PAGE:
State police officers, also known as state troopers or highway patrol officers, provide law enforcement throughout the state they have jurisdiction in, as well as patrol state highways. State troopers issue traffic tickets to motorists. At accident scenes, state troopers direct traffic, provide first aid, and radio other emergency service providers. They also prepare accident reports intended to determine the cause. State troopers frequently assist municipal police officers, especially officers in small towns or rural areas.
State law enforcement agencies are located in every state except Hawaii. The majority of state troopers are uniformed officers who regularly patrol and respond to calls for assistance. Some troopers conduct investigations, have court-related responsibilities, or have administrative duties.
Detectives wear regular clothes, and conduct investigations as well as accumulate evidence for criminal cases. Some detectives are assigned to interagency task forces designed to fight specific types of crime. They interview witnesses or individuals who can provide valuable information during a criminal investigation, examine evidence, review a suspects' activities, and arrest suspected criminals. Detectives, and state and federal agents, and inspectors usually specialize in a certain types of crime such as fraud or homicide. These law enforcement officers are assigned cases on a rotating basis and do not stop until an arrest or conviction is made or the case is closed.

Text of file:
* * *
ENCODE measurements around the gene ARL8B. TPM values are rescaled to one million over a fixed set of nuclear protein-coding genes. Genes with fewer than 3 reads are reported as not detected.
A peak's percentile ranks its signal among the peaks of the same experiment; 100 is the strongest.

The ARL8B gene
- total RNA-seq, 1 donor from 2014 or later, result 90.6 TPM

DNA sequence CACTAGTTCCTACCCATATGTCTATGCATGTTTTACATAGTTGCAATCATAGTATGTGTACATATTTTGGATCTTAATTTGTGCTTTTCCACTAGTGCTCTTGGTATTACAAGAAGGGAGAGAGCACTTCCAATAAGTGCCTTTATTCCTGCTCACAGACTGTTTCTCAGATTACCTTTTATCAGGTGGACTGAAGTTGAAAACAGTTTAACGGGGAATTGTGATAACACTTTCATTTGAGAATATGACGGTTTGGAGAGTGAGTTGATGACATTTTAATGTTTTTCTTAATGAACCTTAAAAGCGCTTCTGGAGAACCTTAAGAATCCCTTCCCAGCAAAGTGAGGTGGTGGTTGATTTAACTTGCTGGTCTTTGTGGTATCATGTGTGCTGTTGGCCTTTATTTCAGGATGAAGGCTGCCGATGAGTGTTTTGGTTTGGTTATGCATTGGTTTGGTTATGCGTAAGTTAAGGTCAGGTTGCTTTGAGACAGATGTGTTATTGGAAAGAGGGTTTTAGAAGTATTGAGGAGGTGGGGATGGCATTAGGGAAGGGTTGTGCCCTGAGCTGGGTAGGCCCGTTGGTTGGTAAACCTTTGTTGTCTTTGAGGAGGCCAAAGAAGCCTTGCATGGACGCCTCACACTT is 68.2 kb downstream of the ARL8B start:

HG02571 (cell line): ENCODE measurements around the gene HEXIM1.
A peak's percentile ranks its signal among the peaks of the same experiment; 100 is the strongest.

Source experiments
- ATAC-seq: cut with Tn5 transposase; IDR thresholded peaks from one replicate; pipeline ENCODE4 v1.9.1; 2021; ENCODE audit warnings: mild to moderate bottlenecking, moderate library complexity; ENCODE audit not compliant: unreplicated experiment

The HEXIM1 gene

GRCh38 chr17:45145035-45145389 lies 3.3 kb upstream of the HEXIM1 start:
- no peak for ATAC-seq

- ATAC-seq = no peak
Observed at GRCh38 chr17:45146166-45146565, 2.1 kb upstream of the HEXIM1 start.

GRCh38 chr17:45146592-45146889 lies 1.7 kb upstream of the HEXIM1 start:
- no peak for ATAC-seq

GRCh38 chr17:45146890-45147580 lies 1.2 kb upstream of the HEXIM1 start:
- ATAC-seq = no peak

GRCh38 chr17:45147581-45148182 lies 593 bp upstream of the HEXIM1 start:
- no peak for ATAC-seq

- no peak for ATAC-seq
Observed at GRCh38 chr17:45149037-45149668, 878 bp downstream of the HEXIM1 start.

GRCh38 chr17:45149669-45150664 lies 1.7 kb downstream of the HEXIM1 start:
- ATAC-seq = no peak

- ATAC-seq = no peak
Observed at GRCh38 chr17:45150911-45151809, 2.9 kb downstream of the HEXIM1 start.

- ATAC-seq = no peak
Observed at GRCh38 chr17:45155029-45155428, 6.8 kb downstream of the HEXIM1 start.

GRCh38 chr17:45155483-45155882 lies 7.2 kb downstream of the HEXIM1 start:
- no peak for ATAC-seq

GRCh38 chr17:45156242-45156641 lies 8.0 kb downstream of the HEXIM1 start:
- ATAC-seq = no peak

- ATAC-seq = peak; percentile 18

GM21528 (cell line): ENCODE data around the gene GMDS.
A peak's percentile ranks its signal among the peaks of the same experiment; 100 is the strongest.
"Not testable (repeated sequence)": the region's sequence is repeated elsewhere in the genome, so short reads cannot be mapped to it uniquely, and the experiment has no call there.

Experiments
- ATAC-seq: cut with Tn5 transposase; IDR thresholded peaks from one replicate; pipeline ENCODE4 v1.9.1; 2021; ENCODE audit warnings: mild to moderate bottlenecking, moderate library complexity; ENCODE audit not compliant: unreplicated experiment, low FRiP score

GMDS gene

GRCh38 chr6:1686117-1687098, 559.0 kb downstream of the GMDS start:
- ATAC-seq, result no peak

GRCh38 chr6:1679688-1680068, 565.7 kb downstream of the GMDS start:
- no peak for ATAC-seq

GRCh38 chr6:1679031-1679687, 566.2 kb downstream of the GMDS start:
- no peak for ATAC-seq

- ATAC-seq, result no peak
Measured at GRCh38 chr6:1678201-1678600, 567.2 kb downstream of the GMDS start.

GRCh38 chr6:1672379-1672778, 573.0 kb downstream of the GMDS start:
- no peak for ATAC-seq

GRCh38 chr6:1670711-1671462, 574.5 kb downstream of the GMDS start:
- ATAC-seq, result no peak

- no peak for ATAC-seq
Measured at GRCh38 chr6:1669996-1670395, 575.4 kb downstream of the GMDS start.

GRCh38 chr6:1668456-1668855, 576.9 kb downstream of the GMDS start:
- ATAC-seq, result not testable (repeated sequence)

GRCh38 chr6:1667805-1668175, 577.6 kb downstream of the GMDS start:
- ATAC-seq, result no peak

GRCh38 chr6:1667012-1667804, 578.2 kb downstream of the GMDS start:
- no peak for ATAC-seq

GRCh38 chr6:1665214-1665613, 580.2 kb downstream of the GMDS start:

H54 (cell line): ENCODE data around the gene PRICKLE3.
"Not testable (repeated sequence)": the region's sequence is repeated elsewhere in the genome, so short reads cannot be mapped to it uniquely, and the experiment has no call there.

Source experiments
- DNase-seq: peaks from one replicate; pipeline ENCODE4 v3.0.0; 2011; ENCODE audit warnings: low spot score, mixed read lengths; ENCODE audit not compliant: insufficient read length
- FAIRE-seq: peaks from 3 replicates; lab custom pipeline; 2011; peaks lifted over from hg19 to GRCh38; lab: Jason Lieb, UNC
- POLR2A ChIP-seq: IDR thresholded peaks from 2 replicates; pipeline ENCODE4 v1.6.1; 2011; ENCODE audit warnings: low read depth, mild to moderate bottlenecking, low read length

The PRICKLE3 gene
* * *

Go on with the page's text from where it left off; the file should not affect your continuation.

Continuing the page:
Fish and game wardens enforce boating, fishing, and hunting regulations and laws. They patrol the wilderness for hunting and fishing violations, conduct and coordinate search and rescue missions, investigate accidents and complaints, and assist prosecutors conducting investigations.
The federal government has many law enforcement agencies. Federal Bureau of Investigation (FBI) agents are the primary investigators who conduct federal investigations. They may investigate any violation, of the more than 200 federal law categories. FBI agents conduct surveillance, participate in undercover work, examine evidence, monitor court-approved wiretaps, and investigate white-collar crime. The FBI investigates organized crime, public corruption, financial and banking fraud, kidnapping, cyber crime, drug smuggling, terrorism, and espionage.
As mentioned, there are numerous federal law enforcement agencies. U.S. Drug Enforcement Administration (DEA) agents enforce laws pertaining to drug tracking. U.S. marshals and deputy marshals provide security at federal courts as well as conduct other law enforcement duties. Bureau of Alcohol, Tobacco, Firearms, and Explosives agents enforce laws pertaining to firearms, explosives, alcohol, and tobacco. The U.S. Department of State Bureau of Diplomatic Security special agents have anti-terrorism and law enforcement responsibilities.